Stretching from Georgian Bay to Kingston, along the interface of the St. Lawrence Lowlands and the Canadian Shield, is a unique ecoregion, now known as The Land Between. It is home to loons, bears, moose, deer and more hummingbirds, at risk reptiles and habitat types than anywhere in the province. At the same time, however, this is a fragile place, which is facing multiple environmental, economic and social pressures.
The first person in modern times to draw attention to this distinct region was probably Peter Alley. From his early childhood, he spent his summers at Muldrew Lake, just south of Gravenhurst. Alley sensed that this area where limestone meets granite had its own unique characteristics. He saw that this was not the Canadian Shield, nor was it the St. Lawrence Lowlands. For instance, he recognized that there are rock barrens here, but nowhere else. Alley wondered if there were other unique ecological features and functions, too. With remarkable dedication, Peter spent 10 years reaching out to individuals, governments and agencies to inspire participation in characterizing and mapping this landscape. His goal was to protect the significant natural features and ecosystem services for future generations. Key to this venture was persuading two land trusts, The Couchiching Conservancy, under Ron Reid, and the Kawartha Land Trust, headed by Ian Attridge, to become involved.
The conservancies hired Leora Berman to move the venture forward. Berman brought a background in economics and environmental science to the project. This eventually led to the creation of nationally-registered charity, which shares the same name as the region itself – The Land Between (TLB). Berman, who is the organization’s CMO, broadened the scope of Alley’s vision to include culture and the social economy from a perspective known as “bioregionalism”. Bioregionalism is a holistic way of viewing a landscape, which encompasses and honours all the relationships that exist between and across sectors. It means mobilizing residents as opposed to simply focusing on mobilizing government. A bioregional approach understands that all aspects of a region- from the land to the people – are interdependent and interrelated. It also recognizes that nature informs culture, which in turn fosters the economy and eventually a strong sense of place in the people.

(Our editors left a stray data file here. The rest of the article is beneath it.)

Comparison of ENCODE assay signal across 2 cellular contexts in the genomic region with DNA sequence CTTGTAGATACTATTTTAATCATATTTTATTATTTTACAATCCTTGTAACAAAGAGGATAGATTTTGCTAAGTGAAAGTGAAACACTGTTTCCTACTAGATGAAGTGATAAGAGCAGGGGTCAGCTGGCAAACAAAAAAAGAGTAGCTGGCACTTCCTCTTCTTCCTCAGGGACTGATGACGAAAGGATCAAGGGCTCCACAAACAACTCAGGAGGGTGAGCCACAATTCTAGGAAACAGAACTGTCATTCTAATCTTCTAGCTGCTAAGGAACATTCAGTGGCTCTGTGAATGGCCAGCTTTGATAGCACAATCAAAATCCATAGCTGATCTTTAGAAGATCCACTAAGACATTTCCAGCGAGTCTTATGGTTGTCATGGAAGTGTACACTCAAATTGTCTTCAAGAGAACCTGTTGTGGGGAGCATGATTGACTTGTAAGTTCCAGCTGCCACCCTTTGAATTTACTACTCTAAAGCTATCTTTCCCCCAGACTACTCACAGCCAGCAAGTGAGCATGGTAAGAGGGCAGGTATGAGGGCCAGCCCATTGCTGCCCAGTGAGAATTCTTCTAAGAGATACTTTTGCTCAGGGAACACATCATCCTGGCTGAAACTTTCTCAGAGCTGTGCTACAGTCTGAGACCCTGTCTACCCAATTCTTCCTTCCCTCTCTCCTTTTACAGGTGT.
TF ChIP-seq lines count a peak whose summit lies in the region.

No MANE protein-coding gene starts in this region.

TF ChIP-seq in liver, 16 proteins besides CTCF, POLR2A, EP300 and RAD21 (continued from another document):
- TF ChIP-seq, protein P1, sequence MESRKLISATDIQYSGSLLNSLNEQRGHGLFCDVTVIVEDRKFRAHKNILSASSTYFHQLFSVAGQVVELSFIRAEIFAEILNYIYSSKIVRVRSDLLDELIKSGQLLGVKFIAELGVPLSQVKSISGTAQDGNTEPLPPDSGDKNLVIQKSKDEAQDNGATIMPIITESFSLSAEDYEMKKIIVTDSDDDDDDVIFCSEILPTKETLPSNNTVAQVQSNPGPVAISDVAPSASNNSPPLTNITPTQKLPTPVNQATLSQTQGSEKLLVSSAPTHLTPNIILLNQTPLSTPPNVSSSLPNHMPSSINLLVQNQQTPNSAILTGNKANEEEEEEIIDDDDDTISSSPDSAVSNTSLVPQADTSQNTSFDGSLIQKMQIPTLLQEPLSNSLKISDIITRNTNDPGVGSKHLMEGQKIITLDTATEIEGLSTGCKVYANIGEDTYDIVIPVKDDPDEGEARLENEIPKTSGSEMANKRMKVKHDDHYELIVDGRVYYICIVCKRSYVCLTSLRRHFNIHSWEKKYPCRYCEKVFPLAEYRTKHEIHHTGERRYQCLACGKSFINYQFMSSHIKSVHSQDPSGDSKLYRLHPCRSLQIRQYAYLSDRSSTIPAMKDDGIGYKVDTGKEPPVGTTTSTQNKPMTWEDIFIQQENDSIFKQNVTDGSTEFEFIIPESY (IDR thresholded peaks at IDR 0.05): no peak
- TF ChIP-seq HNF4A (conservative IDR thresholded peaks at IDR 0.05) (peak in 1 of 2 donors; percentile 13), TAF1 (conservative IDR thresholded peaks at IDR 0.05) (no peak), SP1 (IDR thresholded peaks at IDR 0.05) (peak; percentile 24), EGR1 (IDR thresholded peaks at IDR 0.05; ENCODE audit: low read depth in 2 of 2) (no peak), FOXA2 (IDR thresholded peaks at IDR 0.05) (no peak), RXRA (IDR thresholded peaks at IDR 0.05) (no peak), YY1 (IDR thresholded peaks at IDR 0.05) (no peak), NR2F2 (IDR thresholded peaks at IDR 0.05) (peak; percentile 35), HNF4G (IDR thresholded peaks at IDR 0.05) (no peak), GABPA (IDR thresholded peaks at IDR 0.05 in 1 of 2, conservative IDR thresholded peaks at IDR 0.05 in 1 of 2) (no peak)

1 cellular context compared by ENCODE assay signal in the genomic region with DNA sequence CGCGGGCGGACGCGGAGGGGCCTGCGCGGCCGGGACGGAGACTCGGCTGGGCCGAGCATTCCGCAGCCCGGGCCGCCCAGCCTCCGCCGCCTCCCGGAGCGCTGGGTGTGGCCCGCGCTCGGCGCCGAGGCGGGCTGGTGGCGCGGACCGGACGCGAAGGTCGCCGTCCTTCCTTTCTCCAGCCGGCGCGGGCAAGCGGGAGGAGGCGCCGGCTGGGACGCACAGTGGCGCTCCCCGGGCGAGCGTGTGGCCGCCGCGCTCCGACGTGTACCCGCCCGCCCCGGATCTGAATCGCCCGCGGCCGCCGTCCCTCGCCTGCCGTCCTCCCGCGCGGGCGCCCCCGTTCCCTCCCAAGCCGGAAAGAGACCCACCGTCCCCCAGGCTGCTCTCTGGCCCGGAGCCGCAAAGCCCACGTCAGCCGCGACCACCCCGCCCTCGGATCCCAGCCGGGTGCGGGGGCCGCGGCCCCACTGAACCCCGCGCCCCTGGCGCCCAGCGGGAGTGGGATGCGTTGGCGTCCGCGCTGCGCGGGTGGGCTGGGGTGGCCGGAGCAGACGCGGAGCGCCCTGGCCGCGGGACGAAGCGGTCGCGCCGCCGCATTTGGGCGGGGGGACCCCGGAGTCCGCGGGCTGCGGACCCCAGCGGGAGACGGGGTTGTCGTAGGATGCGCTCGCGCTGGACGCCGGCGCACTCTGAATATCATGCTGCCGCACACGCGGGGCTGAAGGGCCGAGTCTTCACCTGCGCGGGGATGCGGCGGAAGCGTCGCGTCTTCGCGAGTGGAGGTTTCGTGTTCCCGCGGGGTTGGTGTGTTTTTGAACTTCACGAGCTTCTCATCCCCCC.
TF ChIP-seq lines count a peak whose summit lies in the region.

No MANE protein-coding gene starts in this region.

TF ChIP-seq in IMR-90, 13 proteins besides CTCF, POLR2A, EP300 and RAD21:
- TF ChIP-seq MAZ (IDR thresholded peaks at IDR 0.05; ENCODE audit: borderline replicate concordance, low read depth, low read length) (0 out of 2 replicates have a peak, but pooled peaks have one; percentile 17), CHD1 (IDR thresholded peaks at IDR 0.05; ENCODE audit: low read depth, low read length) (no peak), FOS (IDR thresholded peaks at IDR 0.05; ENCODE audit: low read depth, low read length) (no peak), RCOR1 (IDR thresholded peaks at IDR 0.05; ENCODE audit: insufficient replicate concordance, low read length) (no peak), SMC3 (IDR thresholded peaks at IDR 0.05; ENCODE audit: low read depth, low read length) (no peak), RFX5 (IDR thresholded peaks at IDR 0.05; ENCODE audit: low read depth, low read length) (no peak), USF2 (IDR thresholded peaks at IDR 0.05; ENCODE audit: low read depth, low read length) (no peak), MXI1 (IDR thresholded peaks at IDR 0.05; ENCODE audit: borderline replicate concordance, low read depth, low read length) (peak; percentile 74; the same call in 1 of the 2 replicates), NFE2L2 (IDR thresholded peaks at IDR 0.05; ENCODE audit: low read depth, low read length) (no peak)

The mandate of the TLB organization is to conserve the ecological, cultural, and socio-economic features of this unique bioregion. To this end, the organization undertakes projects that increase ecological health and community and cultural vitality. The projects are multi-partnered and have multiple benefits across as many sectors as possible. TLB is now recognized as a leading model for cooperation and stewardship in North America. The charity recognizes the value of ecological traditional knowledge and First Nations’ worldviews, and is the first organization to honour First Nation treaties. All of the work they do is in partnership with First Nations. This is achieved, in part, through a dedicated board position for a Curve Lake First Nations delegate. The TLB works entirely through the support of grants, donations, sponsorships and volunteers.